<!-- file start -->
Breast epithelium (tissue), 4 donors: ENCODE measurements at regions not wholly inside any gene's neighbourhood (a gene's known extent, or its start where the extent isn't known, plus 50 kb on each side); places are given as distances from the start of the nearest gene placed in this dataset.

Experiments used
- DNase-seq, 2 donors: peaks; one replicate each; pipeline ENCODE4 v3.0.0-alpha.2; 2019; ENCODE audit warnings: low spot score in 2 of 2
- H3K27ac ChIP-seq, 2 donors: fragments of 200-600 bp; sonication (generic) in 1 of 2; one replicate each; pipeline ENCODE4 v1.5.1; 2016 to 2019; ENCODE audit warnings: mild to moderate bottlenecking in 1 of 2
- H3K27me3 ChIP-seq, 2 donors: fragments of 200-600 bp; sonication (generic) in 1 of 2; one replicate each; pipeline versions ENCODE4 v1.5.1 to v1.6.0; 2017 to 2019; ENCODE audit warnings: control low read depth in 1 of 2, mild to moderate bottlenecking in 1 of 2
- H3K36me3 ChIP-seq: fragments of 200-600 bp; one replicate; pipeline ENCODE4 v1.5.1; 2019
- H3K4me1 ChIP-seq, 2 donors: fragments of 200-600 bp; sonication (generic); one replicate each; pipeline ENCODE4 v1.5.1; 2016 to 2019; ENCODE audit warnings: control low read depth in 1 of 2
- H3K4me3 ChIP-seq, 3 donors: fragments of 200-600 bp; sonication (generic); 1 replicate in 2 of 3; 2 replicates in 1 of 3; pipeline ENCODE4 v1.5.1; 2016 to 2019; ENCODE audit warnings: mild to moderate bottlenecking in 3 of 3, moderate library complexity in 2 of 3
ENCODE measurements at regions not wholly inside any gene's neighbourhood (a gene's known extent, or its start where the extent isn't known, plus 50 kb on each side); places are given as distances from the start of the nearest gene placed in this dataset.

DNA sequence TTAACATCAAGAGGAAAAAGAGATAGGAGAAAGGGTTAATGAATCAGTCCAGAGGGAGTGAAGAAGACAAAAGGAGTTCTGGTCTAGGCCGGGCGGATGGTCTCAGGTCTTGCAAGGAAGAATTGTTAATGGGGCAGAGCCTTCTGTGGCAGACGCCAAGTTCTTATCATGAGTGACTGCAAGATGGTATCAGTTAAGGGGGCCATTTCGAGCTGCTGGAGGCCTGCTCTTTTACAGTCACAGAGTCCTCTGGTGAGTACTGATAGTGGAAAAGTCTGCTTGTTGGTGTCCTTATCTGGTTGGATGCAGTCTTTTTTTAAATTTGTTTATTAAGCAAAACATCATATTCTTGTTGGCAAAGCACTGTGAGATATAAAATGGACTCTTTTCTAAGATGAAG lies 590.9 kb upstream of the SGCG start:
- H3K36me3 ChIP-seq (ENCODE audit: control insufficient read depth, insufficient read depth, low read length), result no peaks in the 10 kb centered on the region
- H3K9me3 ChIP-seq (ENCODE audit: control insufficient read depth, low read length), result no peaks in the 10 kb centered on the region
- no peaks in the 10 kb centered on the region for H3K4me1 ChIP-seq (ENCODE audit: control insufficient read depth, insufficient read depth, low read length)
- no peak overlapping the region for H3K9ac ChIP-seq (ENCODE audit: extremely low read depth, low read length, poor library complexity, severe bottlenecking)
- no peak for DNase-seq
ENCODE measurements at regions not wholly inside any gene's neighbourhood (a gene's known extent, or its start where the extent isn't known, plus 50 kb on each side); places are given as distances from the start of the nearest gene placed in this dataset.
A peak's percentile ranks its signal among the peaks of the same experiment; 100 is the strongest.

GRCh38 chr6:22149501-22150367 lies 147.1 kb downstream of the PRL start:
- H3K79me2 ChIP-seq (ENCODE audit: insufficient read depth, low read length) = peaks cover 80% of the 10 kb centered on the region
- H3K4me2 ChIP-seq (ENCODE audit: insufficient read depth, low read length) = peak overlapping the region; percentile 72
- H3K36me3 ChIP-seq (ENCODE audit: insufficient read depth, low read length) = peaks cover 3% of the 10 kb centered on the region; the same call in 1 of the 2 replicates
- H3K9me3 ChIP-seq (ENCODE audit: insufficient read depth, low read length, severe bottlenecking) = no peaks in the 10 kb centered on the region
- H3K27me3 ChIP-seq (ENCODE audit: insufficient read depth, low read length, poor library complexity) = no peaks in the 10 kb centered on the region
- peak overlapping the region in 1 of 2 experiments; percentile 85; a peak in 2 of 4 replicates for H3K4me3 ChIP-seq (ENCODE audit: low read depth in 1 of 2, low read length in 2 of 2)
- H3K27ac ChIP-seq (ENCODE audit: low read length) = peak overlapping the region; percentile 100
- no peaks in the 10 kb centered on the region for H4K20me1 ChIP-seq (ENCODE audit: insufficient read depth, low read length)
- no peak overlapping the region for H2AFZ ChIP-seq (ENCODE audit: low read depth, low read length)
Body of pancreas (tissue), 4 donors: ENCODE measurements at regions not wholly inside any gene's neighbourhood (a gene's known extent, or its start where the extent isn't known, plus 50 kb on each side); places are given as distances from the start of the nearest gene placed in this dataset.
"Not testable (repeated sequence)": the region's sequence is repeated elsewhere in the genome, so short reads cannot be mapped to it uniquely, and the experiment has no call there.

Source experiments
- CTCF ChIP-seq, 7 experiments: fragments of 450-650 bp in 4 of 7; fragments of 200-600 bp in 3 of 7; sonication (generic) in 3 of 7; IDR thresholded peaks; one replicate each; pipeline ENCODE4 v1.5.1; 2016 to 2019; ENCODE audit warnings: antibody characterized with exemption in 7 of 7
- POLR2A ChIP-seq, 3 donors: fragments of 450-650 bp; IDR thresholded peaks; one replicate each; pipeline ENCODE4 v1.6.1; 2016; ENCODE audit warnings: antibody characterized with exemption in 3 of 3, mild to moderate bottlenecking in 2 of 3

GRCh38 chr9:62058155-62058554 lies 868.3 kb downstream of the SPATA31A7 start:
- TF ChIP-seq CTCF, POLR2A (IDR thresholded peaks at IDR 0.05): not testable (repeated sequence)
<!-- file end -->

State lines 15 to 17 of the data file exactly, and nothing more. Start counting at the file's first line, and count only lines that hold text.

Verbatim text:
- no peak for DNase-seq
ENCODE measurements at regions not wholly inside any gene's neighbourhood (a gene's known extent, or its start where the extent isn't known, plus 50 kb on each side); places are given as distances from the start of the nearest gene placed in this dataset.
A peak's percentile ranks its signal among the peaks of the same experiment; 100 is the strongest.